The new hut has no floor yet, the walls are without plaster. But there is already a stove, a source of heat. Nuts are drying on the stove, Mrs. Valentyna is moving them with her hands. "This year there is a good harvest of nuts. And in the garden, thank God, everything has grown. We have potatoes, vegetables, and some preserves for the winter. We had to sell one cow, the second one should calve soon."
Mrs. Valentyna and her husband have been living in Zavorychi since the early 1980s. "Decent, hardworking, very serious owners", fellow villagers say about them. They sympathize with their misfortune. Several houses in the village were damaged during the enemy occupation and Russian shelling, but they suffered the most.
Mrs. Valentyna accompanies us to the road. She says goodbye and tells us about her biggest dreams: for the war - to end as soon as possible, for Ukraine - to win, for peace - to come and for all people to live in peace. "Do you know what keeps me going? We lost everything... But our family remained. Family is everything for me. Family is our joy, our hope. We will continue to live, work... We will live."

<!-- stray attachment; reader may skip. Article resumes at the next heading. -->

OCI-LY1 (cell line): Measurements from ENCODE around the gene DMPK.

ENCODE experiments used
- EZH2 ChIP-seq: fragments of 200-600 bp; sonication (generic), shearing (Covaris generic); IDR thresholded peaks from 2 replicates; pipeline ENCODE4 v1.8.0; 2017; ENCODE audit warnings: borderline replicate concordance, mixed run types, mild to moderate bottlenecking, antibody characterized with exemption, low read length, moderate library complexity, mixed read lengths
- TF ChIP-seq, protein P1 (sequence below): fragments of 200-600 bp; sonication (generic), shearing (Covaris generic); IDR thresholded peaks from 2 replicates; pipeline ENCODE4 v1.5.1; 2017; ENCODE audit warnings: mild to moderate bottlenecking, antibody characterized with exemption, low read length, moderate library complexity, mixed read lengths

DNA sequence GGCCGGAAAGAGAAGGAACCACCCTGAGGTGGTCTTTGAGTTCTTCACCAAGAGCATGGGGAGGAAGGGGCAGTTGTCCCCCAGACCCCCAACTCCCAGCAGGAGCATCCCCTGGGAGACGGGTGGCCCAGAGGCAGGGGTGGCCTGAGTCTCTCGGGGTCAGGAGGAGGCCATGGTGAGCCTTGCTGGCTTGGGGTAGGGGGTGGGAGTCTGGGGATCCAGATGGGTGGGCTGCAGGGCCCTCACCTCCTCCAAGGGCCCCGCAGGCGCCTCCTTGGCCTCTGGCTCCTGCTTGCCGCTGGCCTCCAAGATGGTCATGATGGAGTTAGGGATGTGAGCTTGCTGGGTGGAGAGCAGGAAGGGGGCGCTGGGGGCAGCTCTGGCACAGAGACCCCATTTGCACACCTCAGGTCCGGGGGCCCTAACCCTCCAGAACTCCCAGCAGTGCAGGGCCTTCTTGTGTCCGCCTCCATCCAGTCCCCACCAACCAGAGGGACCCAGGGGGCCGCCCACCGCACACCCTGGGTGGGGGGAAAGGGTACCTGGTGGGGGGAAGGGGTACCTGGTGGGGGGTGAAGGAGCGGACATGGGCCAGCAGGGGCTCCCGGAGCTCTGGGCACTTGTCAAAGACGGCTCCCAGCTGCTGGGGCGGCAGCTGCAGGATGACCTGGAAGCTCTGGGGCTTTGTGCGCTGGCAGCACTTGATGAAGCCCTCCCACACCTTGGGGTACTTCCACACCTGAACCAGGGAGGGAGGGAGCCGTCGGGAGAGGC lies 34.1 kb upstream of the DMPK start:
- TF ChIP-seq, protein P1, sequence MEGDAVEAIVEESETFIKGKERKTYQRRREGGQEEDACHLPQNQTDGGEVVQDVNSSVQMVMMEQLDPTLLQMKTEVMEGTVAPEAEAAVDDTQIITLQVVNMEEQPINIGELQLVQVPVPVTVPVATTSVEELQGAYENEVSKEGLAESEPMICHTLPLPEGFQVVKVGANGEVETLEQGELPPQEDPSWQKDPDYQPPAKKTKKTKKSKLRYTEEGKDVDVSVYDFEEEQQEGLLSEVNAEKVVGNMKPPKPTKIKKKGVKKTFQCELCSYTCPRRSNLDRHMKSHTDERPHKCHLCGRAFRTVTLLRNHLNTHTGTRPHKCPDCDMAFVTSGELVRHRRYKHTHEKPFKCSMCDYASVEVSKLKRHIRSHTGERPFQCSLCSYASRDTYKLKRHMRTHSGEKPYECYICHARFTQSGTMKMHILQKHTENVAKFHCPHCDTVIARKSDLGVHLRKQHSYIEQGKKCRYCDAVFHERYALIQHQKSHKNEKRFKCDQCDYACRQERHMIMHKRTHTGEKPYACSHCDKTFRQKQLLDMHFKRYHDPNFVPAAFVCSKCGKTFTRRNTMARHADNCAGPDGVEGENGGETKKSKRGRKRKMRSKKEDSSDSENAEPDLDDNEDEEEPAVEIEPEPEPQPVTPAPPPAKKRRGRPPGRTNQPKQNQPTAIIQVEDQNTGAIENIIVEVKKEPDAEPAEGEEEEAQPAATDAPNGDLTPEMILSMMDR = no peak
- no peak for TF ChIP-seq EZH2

As part of the Family to Family project, Mrs. Valentyna's family will receive monthly financial assistance from Polish families and parishes of the Roman Catholic Church in Poland. Caritas-Spes Ukraine implements the Family to Family project in cooperation and thanks to the support of Caritas Polska. The project aims to support Ukrainian families in need and affected by the consequences of the war in Ukraine.